Baptism is the basis of the whole Christian life, as we are born of the water and the Spirit. Baptism is necessary for salvation (John 3:5), and conveys a permanent sign that the new Christian is a child of God. Jesus himself was baptized in the Jordan River by John the Baptist (Mark 1:9-11).

The Greek word baptizein means to "immerse, plunge, or dip." The infant or candidate is anointed with the oil of catechumens, followed by the parents, godparents, or candidate making the profession of faith. The essential rite of Baptism consists of the minister immersing the baby or person in water or pouring water on his head, while pronouncing "I baptize you in the name of the Father, the Son, and the Holy Spirit." The infant or candidate is then anointed with sacred chrism.

What has taken place in Baptism is indicated by the rites that follow it, the clothing in the white garment and giving of the lighted candle: the baptized person has "put on Christ" and has now become light. Here are three Scriptural sources in the New Testament (See also Matthew 3:13-17, Luke 3:21-22; Acts 1:21-22; Romans 6:3-4; Ephesians 4:5; Colossians 2:11-13, I Peter 3:21).

Requirements for Baptism

A copy of the child's birth certificate must be provided

Arrangements should be made at least one month prior to the Baptism, preferably during the pregnancy.

Parents must be registered and practicing members of our parish for a minimum of three months.

Parents must pick up a Baptismal book (there is a $5 fee for the book) at the parish office and read it before attending the required one-hour instructional session "Baptism Basics". The Baptism Basics session is offered in both English and Polish. For classes call the office at 908-725-0072.

Godparents: Ideally, both sponsors should be practicing Catholics. If it is not possible to find two practicing Catholics, one sponsor can be non-Catholic as long as they practice a Christian religion. (The other must be Catholic.) Keep in mind that the non-Catholic would not be a godparent to the child, but a witness to the Baptism. You must obtain a letter from the godparent's parish called a "Certificate of Eligibility" stating that they are able to be a Godparent.

After attending Baptism Basics and obtaining the "Certificates of Eligibility" for the godparents, the parents must call the parish office 908-725-0072 and make an appointment with the Pastor. The Pastor is the only person able to schedule a Baptism. Baptisms cannot be scheduled until the meeting with the Pastor takes place.

Baptisms usually take place on Sundays at 1:00PM and are private ceremonies.

There will be no Baptisms performed during Lent, on Easter Sunday or on Christmas Day.

Jesus Christ gave his Apostles the power to forgive sins. The Sacrament is also known as the Sacrament of Conversion, Forgiveness, Penance, or Reconciliation.

The sacrament involves three steps: the penitent's contrition or sorrow for his sins, the actual confession to a priest and absolution, and then penance or restitution for your sins. The experience leads one to an interior conversion of the heart. Jesus describes the process of conversion and penance in the Parable of the Prodigal Son (Luke 15:11-24).

The penitent confesses his sins to the priest in the confessional, and the priest then gives absolution to the repentant soul, making the Sign of the Cross, and saying the words "I absolve you from your sins, in the name of the Father, and of the Son, and of the Holy Spirit." It is Christ Jesus through the priest who forgives your sins. As the penitent must make restitution or satisfaction for his sins, the priest gives a penance to the forgiven one, usually prayer, fasting, or almsgiving (I Peter 4:8).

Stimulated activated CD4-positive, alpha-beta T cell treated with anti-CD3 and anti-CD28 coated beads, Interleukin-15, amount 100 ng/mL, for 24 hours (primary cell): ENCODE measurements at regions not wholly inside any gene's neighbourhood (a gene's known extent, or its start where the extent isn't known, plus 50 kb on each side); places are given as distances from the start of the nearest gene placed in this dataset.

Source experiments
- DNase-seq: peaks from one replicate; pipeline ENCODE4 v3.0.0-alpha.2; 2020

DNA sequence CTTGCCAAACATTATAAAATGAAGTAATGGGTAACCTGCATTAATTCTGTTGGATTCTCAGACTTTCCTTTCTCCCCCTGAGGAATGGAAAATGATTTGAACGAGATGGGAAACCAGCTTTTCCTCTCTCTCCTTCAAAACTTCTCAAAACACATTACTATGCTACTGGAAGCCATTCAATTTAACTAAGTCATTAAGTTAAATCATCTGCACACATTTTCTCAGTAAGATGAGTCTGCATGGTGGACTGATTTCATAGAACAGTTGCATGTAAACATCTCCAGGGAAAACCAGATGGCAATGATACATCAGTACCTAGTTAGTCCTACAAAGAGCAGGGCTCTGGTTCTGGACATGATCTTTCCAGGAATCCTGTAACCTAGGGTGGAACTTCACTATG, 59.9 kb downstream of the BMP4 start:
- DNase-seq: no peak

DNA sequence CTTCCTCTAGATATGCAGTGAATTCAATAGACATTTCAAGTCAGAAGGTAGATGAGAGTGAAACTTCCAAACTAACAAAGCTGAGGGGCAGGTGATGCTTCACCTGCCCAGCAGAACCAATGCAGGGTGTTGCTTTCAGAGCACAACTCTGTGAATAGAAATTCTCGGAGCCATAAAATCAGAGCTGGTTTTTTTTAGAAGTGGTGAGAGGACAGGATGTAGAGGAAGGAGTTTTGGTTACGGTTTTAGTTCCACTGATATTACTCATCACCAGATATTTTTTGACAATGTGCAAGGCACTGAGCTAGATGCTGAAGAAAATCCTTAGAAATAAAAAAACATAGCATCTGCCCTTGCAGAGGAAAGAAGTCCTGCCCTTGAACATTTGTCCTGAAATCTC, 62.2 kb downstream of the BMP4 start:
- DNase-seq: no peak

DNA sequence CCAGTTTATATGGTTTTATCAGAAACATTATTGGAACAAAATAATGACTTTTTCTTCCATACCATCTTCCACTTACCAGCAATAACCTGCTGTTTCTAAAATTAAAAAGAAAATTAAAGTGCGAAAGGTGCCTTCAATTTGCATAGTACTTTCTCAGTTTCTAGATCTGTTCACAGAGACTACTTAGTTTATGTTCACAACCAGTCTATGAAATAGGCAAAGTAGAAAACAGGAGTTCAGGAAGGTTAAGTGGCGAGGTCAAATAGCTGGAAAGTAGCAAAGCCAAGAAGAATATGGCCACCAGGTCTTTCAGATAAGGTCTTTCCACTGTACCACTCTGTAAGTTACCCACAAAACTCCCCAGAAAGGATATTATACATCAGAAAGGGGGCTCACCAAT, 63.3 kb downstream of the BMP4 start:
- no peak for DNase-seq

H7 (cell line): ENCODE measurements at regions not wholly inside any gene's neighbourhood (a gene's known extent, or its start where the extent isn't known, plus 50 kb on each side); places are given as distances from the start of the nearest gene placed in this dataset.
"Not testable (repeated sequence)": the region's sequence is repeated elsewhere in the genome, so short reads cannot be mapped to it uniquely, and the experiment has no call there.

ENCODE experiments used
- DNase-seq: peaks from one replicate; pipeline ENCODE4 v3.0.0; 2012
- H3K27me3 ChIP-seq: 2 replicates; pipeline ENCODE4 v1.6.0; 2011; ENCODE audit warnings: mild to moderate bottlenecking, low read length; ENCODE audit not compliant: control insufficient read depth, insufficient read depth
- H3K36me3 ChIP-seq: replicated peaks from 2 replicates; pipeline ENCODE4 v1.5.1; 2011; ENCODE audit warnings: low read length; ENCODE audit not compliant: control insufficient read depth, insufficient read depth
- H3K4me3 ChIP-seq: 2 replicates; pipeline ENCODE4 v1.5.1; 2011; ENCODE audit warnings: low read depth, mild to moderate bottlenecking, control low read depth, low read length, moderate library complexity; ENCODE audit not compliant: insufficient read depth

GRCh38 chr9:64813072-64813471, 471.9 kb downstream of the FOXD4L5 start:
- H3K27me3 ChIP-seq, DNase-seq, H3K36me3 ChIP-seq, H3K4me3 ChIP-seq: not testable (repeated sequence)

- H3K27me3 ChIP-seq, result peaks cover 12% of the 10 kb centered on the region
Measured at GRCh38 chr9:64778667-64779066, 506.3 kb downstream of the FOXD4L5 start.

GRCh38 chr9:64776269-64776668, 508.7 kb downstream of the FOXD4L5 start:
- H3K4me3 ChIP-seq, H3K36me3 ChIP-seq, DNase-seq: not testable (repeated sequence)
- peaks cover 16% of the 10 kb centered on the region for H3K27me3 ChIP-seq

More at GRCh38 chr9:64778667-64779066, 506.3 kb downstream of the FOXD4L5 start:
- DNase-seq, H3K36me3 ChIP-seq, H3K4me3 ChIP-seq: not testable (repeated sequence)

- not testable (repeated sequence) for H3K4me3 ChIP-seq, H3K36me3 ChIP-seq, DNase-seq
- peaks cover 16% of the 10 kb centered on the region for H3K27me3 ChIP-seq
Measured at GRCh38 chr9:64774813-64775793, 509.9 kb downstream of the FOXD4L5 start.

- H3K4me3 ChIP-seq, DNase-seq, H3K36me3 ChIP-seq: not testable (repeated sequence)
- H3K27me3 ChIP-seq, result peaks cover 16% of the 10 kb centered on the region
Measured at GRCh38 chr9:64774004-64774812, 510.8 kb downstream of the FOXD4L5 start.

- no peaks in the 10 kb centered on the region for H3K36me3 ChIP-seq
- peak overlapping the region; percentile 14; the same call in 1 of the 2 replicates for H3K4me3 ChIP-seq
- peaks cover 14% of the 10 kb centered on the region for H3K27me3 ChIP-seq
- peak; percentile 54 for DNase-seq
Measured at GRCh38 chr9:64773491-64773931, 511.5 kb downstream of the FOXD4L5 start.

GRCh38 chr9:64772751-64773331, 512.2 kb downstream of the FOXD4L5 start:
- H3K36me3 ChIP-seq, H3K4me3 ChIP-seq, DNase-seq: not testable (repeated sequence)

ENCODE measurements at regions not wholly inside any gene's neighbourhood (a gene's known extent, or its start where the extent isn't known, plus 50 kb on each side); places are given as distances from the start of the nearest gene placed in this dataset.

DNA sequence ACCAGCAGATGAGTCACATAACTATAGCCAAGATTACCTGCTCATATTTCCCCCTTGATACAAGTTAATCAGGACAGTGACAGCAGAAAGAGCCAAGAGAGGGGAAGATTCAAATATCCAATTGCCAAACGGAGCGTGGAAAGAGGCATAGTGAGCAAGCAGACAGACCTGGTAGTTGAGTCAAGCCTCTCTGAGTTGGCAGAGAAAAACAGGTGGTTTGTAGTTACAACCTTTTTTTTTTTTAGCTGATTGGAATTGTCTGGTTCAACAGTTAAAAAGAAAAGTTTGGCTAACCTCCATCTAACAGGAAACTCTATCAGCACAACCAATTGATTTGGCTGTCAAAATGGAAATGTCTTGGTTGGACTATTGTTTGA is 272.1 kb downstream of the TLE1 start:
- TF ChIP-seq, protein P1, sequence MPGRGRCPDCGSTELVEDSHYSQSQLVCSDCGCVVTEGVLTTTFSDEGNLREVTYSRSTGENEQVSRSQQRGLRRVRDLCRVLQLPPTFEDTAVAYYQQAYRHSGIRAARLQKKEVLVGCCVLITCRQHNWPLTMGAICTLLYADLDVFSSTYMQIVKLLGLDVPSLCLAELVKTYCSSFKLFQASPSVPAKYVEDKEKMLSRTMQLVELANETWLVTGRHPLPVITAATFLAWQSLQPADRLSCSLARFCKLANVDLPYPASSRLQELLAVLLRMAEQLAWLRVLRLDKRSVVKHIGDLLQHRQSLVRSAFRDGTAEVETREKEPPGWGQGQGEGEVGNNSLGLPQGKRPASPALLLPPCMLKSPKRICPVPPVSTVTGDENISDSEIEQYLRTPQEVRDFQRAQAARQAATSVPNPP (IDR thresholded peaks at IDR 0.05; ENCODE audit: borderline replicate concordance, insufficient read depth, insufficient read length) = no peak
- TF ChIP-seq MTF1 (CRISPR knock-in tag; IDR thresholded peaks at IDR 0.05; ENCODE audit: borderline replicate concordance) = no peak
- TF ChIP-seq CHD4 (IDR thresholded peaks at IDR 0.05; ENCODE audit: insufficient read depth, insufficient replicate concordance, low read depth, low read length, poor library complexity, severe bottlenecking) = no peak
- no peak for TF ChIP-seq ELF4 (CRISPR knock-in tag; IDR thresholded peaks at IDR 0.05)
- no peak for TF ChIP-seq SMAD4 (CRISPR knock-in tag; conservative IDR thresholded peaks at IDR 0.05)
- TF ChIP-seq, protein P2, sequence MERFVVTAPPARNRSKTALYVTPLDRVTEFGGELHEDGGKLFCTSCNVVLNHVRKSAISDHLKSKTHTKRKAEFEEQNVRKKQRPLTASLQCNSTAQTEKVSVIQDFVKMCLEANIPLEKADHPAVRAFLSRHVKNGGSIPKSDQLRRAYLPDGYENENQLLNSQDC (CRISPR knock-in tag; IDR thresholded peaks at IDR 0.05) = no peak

Confession gives one a wonderful sense of freedom and peace from the burden of sin. As one is to be in the state of grace before receiving Holy Communion, the child makes his first Confession before his first Communion, generally at the age of reason. Here are three Scriptural references on Penance (Matthew 16:18-19, Luke 24:46-47, Acts 2:38).

Confessions are heard on Saturdays from 11:30 AM to 12:30 PM and from 4:45 to 5:45 PM and on Wednesdays before OLPH Novena in Polish.

In addition, confessions are heard at Christ the King Church in Manville daily from 6:30AM to 7AM and on Saturdays from 3:30 to 4PM.

In every other case please make arrangements through parish office or rectory.

“Eucharistia” means thanksgiving, and the Eucharist is the "source and summit of the Christian life." The Eucharist is the principal sacramental celebration of the Church, established by Jesus at the Last Supper, in which the mystery of our salvation through participation in the sacrificial death and glorious resurrection of Christ is renewed and accomplished. The word "Mass" comes from the Latin “missa”, as it refers to the mission or sending forth of the faithful following the celebration, so that they may fulfill God's will in their daily lives.

The essential signs of the sacrament are wheat bread and grape wine, on which the blessing of the Holy Spirit is invoked during the Sacrifice of the Mass, and the priest pronounces the words of consecration spoken by Jesus at the Last Supper: "This is my body...This is the cup of my blood..." (Matthew 26:26-28, Mark 14:22-24, Luke 22:19-20, 1 Corinthians 11:23-26).

When we celebrate the Mass, the sacrifice of the cross that happened once in history but is present for all eternity, that same reality is made present in mystery.

The bread and wine through Transubstantiation become the Body and Blood, Soul and Divinity of Jesus Christ, and we receive the Real Presence of Jesus when we receive Holy Communion. Our soul is nourished, helping us to become like Christ. The Eucharist is the heart and source of community within the Church. Receiving Holy Communion with others during the Mass brings unity of the Church, the Body of Christ (I Corinthians 10:16-17).

Requirements for First Communion

Completion of Grade 1 in Religious Education

Class Attendance (no more than 3 absences allowed)

Sunday Mass Attendance and use of Progress Book

Basic prayers

Jesus Day Retreat and Parent meeting

First Reconciliation